A new motorized single-track trail is being built in the Four Mile Travel Management Area near Buena Vista.
The trail, which will be called “Dud Bob’s” after a couple of dirt bikers who spearheaded the effort, will be an intermediate 6-mile trail that connects with the Triad Ridge trails near Chinaman’s Gulch on Bureau of Land Management land. The new trail is about half completed and, optimistically, should be finished and ready to ride in July.
“It nearly doubles the amount of single-track in the area,” said Chad Hixon, president of Central Colorado Mountain Riders.
The two Triad Ridge trails, which Hixon said are slightly more difficult than the new trail, are combined about 7 miles long. To ride the new trail, users will be able to park at the trailhead in Chinaman’s Gulch, ride the new 6-mile trail one way, ride Triad Ridge north and south and then return on Dud Bob’s to their cars, making it about a 19-mile ride.
“It provides another access point that makes sense,” Hixon said.
“It will hook together nicely,” added Bob Daniel, Mountain Riders vice president and one of the riders the new trail is being named after. Dudley Fecht is the other rider the trail is being named after.
“They really spearheaded this and put in a lot of time,” Hixon said.
Daniel said he and Fecht hiked the route and plotted it all out, estimating he hiked 60 miles during the effort. He said BLM representatives hiked it with them four or five times as well, helping them lay it out and figure things out.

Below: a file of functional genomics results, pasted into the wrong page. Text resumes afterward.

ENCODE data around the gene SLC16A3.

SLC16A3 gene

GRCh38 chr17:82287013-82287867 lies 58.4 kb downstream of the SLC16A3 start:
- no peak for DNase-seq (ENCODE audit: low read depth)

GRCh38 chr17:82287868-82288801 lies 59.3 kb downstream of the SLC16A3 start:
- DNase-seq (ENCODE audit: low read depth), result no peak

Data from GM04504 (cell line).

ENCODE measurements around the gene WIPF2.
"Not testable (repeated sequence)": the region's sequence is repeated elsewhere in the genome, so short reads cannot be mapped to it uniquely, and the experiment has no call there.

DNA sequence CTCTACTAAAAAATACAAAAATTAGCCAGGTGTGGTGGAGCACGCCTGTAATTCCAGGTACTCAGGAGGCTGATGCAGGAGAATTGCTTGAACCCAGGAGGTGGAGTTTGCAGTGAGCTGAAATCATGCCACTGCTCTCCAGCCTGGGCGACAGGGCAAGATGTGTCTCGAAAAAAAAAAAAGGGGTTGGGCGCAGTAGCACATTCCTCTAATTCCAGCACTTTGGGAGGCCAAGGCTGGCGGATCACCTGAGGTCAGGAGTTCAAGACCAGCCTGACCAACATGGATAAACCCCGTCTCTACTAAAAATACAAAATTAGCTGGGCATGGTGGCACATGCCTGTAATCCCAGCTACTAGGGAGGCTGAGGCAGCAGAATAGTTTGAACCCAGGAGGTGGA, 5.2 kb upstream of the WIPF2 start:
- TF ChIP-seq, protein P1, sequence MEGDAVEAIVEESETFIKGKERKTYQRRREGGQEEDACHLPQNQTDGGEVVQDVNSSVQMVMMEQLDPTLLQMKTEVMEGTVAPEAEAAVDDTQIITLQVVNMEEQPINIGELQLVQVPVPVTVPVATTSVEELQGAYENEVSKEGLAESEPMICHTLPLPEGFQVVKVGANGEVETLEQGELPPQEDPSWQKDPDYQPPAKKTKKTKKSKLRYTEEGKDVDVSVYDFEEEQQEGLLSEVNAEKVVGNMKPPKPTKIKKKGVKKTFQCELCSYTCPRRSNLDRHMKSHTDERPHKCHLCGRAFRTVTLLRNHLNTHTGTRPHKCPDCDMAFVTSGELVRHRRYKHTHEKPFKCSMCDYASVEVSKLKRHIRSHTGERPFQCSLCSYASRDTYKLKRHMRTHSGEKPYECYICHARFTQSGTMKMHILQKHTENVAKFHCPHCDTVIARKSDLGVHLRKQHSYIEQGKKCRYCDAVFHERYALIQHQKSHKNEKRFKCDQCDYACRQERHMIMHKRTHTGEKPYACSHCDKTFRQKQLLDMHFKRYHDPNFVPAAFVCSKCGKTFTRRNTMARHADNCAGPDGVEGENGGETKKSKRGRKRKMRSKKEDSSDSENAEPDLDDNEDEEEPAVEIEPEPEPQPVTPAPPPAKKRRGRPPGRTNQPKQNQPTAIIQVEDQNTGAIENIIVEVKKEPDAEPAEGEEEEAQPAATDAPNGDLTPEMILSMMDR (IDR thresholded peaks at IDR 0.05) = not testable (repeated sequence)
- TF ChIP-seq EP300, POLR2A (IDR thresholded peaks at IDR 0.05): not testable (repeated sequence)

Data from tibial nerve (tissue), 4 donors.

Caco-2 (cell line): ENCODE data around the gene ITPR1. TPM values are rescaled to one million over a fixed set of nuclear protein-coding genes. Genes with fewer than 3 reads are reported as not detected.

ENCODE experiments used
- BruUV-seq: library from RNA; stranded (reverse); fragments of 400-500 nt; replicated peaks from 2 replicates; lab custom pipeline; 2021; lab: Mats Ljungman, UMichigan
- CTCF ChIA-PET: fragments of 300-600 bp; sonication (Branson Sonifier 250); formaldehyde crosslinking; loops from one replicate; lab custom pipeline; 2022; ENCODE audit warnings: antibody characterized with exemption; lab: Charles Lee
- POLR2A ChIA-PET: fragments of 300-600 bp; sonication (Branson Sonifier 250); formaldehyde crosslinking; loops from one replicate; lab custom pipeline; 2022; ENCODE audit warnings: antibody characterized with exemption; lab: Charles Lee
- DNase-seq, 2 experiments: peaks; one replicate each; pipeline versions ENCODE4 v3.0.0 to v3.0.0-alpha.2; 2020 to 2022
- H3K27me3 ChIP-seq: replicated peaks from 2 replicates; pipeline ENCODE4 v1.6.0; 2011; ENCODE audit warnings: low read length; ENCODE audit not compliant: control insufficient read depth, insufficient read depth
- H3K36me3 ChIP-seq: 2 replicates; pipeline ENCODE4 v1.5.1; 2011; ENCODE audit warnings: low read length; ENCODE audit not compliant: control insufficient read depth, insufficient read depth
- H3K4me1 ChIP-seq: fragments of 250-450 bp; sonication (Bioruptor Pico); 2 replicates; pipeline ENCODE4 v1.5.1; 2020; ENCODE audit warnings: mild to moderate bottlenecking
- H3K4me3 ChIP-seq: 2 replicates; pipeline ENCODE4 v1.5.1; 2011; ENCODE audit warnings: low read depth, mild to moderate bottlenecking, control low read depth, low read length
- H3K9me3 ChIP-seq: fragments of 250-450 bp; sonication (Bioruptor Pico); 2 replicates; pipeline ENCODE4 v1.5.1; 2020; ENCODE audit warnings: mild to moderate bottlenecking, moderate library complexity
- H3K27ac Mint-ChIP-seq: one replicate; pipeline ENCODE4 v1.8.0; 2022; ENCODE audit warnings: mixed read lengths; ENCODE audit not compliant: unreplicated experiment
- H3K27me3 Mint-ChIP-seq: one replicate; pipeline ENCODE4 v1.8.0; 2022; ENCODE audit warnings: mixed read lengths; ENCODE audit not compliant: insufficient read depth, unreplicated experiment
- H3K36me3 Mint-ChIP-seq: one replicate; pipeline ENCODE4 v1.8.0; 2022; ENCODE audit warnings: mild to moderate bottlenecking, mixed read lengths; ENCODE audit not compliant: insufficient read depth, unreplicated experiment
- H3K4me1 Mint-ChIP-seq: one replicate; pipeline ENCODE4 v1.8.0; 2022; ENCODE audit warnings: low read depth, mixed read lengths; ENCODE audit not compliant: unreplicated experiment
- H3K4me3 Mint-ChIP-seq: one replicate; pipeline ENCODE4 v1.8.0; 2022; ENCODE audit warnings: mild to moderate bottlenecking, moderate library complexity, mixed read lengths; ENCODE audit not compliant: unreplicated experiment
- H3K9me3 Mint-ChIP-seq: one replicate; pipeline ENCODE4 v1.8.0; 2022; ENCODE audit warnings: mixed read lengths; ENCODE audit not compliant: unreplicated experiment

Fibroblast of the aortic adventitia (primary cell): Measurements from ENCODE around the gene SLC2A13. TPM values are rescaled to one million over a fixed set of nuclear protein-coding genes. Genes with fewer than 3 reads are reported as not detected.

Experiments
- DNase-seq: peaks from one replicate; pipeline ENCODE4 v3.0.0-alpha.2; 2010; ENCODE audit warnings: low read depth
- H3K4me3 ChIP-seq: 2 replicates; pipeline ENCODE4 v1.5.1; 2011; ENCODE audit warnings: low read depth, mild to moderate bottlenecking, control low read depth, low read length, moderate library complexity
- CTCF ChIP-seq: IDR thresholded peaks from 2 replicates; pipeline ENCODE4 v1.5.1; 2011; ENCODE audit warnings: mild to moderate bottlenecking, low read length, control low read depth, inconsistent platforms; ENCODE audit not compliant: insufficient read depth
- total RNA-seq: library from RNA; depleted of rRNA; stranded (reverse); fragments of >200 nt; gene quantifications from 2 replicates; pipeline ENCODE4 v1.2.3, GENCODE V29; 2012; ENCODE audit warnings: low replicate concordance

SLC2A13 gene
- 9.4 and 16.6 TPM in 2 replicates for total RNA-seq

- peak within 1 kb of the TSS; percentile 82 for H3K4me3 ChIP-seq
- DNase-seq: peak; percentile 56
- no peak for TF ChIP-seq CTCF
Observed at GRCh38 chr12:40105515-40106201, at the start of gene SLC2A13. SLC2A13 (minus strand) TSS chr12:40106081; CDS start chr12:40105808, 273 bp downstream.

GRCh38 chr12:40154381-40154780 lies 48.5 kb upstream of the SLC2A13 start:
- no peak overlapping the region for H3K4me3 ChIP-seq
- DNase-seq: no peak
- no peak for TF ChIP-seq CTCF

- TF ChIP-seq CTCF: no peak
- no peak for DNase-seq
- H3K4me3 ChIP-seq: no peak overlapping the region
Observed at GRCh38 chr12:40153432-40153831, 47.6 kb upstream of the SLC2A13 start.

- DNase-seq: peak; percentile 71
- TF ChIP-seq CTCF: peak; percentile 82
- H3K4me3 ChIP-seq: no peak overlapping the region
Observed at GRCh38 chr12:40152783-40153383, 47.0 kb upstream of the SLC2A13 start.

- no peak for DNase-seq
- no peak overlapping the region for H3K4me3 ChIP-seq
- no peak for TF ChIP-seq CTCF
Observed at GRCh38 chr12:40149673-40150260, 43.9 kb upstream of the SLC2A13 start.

Daniel and Fecht also previously attended a trail layout and maintenance course, Daniel said, and studied that information as they plotted the new trail.
“We’re trying to get the most out of what we have,” Daniel said, like adding challenges, having it zigzag here and there while also working within regulatory and property limitations.
“It’s going to be a great trail,” Daniel said.
Other Mountain Riders members have also been working on the trail, following behind an excavator that’s digging the trail. The club has been limbing trees to get rid of “face smackers” and other foliage that could grab a bike’s pegs. They’ve also been clearing rocks off the trail and will add signs later.
Daniel said they’ve been doing the work in 2-mile sections, and it takes about an hour to complete a half-mile worth of work.
The trail is being built with roughly $88,000 in grant money funded by off-highway-vehicle permits through Colorado Parks and Wildlife.
“That’s significant,” Daniel said, noting that some people complain that they have to pay $25 to ride OHVs in Colorado. Hixon said the OHV sticker program was started at the request of user groups to generate funding that could go back into maintaining trails, new construction and funding OHV crews, among other things.
One stipulation is the money must be used on motorized trails, and this is the first new motorized trail that has been built in Chaffee County in several years.